This Poem’s Gonna Be a Hit!

By Evan Waite and River Clegg

This poem, baby, this poem. Where do I start? Thanks for coming in, by the way. Have a seat. You want a water? Brendan, bring two waters in here! Brendan’s new. Great kid. Dad’s a major player in the haiku game. Anyway, this poem—it’s gonna be huge. I’m talking Robert Frost, “Stopping by Woods on a Snowy Evening on Your Way to the Fucking Bank” huge.

Look at your opening line:

Gray wolves on the gray mountains, I am alone.

Mind. Blown. First off, the wolves! What even are wolves? They’re like dogs but dangerous. Not that dogs can’t be dangerous. Mine is. But they’re not wolf dangerous, you know? Wolves are Brothers Grimm territory. A wolf came for the three little pigs. A wolf ate Red Riding Hood’s grandma, then pretended to be her grandma. Put on her shawl and everything. That is fucked up.

But this poem—my God. It just keeps getting better:

The naked path that led you here has turned to dust. Dust, dust.

God damn, that’s hot. After two lines, your poem has driven me to the precipice of sexual climax. “The naked path.” Right off the bat, “naked” is a sexy word—it makes you think of silk sheets and candlelit boning. But “naked path”? Paths aren’t normally thought of as naked, so you’re doing that great poem thing where an object gets described like it’s a different object. Maya Angelou did that shit all the time, and, poetry-wise, she knew what was up. You don’t get a Presidential Medal of Freedom without going straight-up beast mode with the pen.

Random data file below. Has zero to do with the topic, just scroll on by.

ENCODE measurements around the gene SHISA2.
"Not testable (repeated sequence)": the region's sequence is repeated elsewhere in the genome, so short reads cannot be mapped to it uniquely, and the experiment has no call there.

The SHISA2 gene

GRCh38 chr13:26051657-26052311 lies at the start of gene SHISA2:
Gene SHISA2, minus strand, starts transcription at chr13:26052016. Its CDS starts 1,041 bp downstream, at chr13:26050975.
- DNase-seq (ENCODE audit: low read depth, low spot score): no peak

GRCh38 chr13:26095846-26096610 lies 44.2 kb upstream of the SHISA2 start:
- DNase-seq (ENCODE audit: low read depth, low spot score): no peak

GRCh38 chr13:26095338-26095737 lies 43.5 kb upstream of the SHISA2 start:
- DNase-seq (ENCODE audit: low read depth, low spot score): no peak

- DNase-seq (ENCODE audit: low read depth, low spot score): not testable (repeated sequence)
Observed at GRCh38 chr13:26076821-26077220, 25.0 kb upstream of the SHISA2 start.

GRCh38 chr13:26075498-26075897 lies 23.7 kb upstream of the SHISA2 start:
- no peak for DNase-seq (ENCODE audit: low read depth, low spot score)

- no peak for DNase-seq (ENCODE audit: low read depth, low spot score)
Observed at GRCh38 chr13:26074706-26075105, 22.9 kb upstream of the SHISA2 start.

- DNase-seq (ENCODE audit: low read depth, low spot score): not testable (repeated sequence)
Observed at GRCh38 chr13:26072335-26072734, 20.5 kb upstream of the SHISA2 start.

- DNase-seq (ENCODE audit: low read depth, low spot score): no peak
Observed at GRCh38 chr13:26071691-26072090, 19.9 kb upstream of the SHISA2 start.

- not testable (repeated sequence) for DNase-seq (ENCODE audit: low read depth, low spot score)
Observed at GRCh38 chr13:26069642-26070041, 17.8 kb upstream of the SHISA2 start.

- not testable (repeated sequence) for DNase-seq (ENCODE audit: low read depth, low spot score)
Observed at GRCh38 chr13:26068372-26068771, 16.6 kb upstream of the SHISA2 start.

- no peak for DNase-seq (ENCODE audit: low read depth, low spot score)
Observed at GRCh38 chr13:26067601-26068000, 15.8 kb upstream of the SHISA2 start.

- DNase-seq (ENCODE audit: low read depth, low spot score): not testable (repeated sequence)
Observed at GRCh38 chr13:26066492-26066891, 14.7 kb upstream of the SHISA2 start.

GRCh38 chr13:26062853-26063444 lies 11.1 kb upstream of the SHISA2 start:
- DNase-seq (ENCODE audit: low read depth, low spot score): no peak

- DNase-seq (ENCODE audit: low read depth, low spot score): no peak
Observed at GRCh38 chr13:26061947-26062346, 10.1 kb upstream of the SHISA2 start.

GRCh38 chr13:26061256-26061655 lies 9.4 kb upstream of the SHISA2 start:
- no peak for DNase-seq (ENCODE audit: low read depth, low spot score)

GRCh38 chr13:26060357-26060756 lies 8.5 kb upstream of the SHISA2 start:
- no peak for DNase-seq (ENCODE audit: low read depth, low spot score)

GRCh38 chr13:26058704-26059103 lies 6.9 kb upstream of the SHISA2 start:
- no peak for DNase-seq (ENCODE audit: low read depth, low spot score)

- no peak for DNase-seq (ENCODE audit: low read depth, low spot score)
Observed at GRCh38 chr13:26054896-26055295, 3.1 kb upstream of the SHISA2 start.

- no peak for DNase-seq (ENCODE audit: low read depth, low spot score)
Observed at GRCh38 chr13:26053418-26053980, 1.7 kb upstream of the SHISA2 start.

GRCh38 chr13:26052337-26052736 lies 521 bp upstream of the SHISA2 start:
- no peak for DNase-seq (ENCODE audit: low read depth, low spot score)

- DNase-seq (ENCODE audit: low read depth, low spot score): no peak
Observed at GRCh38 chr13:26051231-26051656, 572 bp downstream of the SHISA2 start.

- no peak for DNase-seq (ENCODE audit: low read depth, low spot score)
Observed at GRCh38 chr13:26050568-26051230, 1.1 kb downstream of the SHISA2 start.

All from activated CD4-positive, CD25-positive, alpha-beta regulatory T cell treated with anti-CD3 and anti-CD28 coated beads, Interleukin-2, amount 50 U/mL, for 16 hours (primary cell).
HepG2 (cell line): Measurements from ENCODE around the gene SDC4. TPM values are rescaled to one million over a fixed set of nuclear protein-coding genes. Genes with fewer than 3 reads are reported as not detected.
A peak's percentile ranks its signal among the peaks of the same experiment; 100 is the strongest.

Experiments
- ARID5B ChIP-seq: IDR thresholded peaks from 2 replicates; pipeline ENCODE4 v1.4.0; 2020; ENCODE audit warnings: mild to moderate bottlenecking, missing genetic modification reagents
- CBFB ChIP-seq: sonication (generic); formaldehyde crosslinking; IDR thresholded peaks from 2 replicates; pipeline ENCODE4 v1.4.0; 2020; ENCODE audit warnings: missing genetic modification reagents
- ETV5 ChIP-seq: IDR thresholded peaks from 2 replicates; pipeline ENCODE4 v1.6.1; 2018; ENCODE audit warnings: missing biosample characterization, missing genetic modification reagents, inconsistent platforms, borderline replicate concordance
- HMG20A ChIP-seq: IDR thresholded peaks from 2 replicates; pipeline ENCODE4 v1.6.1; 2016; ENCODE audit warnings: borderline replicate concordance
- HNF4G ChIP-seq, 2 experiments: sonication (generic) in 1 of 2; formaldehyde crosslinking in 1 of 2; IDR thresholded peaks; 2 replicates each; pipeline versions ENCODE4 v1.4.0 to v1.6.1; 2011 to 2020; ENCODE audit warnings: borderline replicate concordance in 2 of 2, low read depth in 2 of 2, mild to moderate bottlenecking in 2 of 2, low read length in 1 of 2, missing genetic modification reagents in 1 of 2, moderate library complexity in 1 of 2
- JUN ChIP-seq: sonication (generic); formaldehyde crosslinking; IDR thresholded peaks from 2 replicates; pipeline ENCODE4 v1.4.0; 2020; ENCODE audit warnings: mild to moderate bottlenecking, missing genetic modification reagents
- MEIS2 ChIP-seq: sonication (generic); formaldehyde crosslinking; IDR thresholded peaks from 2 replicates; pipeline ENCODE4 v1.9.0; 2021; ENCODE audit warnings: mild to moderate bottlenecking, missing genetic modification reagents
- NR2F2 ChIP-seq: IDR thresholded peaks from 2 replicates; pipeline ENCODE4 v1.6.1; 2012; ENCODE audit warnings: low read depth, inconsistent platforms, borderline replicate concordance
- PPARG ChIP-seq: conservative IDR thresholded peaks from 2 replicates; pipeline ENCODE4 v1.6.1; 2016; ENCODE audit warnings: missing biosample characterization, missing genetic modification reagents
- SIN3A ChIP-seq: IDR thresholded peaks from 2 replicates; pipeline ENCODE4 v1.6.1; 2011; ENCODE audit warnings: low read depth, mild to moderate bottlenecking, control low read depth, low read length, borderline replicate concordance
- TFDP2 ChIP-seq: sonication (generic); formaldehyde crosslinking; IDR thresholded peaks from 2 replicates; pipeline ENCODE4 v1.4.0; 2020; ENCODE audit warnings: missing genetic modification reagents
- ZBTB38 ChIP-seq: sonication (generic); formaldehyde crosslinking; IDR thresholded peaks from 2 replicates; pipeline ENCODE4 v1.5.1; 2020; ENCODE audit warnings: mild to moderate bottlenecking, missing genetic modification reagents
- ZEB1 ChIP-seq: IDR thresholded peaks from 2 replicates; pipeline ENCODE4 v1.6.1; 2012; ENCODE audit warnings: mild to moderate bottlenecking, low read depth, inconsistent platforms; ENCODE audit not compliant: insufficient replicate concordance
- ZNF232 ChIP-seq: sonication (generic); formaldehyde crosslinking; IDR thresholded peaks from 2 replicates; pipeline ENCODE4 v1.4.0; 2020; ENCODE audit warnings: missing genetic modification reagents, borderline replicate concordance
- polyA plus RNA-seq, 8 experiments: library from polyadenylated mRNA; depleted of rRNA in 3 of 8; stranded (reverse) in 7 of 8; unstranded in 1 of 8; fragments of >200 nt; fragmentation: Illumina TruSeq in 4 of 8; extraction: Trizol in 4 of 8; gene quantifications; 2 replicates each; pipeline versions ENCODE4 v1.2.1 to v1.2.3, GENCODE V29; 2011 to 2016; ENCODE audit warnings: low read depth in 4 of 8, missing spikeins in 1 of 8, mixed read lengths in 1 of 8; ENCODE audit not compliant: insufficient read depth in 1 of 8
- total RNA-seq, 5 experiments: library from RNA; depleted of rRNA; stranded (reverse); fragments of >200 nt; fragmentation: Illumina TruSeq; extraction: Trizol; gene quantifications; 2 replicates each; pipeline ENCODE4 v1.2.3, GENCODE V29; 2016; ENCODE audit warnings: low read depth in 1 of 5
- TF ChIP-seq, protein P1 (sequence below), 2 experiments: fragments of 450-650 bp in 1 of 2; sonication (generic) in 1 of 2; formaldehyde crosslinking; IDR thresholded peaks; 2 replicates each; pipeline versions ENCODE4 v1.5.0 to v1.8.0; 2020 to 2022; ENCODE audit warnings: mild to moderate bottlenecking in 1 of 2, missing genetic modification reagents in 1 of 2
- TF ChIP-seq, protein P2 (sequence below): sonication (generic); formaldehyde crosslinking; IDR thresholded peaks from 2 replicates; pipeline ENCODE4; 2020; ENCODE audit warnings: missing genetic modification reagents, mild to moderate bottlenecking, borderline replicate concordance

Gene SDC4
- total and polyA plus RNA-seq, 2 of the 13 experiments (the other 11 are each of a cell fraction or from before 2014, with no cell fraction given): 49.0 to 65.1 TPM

Which reminds me, your next line is—hey, Brendan! Where are those waters? Yeah, two. Now. Brendan, he’s new. Did I mention that? Good kid, but he’s a fucking idiot. Wouldn’t know a sonnet from a limerick. Anyway, your next line—wow.

The empty house of green has turned to dust.

This town’s full of rinky-dink couplet jockeys who would’ve said “green house.” But not you. You say, “house of green.” That’s epic, Homer epic. This poem is like the Iliad knocked up the Odyssey and they had a kid that wasn’t about war but was still a great poem.

Now, your next line is where this conversation gets difficult:

An owl coos, branched, in the night. We are alone.

It feels like you’re trying too hard. The owl is sitting on the branch. Do we need a whole new word—“branched”—to describe that? I mean, at this point, we’re not far off from doing that hacky apostrophe thing and just writing “branch’d.” In which case, you might as well just go all the way and join up with a Renaissance Faire.

Hey, don’t get mad at a little tough love! Look at E. E. Cummings. That loony bastard made up plenty of nonsense. But he knew why he was doing it. Not that you don’t. No, no, don’t leave. This poem’s going to be great! I mean, it is great! I’m just giving you stuff to think about. Like, uh, a muse. Yeah.

Thanks, Brendan. Only ten minutes late with the waters. Now get back to your desk. I’m expecting a call from Lewis.

You know Wilhelm Lewis? Gets some four-stanza clunker about a lighthouse in The Atlantic and suddenly he thinks he’s Walt Whitman. Never pounded out so much as one measly cinquain for the purists. But who knows? Sometimes those free-verse fuckers can surprise you.

Now, you. You’ve got what it takes. This poem’s gonna be everywhere—anthologies, textbooks, those funky posters they put up in subways so that commuters won’t feel so sad all the time.

Just look at this final stanza:

Flesh pressed in the night, we are two, we are non-two.
The wolves are near, they are not near.
Alone the dust, alone the house.
There was a phone number I used to know.

They’re gonna put your face on a fucking stamp after you die.

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